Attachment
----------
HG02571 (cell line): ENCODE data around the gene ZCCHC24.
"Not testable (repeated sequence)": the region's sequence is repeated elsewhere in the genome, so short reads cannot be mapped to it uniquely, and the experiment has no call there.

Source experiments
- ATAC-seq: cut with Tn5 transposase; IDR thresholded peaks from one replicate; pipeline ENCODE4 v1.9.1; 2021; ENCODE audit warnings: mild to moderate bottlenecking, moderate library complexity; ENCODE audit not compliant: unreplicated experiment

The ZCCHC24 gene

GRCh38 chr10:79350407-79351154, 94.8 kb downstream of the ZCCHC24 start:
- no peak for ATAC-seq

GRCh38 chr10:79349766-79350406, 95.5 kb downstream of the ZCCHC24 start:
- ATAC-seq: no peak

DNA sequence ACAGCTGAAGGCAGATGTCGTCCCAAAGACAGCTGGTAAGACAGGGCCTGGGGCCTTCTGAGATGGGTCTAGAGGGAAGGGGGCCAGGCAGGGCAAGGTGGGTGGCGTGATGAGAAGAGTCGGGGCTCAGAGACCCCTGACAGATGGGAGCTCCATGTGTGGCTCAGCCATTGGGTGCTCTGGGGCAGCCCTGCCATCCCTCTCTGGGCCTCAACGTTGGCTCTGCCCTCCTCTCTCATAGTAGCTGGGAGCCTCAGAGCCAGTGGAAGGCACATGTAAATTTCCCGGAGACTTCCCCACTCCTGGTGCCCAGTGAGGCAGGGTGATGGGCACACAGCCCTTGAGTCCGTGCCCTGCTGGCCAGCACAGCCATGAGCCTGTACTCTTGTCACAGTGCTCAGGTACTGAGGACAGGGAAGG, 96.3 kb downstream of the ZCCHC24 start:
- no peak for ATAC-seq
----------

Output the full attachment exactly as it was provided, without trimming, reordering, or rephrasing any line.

HG02571 (cell line): ENCODE data around the gene ZCCHC24.
"Not testable (repeated sequence)": the region's sequence is repeated elsewhere in the genome, so short reads cannot be mapped to it uniquely, and the experiment has no call there.

Source experiments
- ATAC-seq: cut with Tn5 transposase; IDR thresholded peaks from one replicate; pipeline ENCODE4 v1.9.1; 2021; ENCODE audit warnings: mild to moderate bottlenecking, moderate library complexity; ENCODE audit not compliant: unreplicated experiment

The ZCCHC24 gene

GRCh38 chr10:79350407-79351154, 94.8 kb downstream of the ZCCHC24 start:
- no peak for ATAC-seq

GRCh38 chr10:79349766-79350406, 95.5 kb downstream of the ZCCHC24 start:
- ATAC-seq: no peak

DNA sequence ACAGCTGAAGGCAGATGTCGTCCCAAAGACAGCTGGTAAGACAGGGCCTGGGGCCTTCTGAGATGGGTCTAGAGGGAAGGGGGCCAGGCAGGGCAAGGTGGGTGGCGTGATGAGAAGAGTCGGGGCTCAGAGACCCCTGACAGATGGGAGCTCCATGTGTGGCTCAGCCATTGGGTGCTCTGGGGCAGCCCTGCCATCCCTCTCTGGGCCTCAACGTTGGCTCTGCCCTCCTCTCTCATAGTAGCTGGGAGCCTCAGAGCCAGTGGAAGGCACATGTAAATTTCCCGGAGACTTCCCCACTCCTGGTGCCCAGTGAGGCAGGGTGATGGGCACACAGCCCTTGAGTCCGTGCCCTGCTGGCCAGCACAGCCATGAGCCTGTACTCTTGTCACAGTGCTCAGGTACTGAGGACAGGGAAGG, 96.3 kb downstream of the ZCCHC24 start:
- no peak for ATAC-seq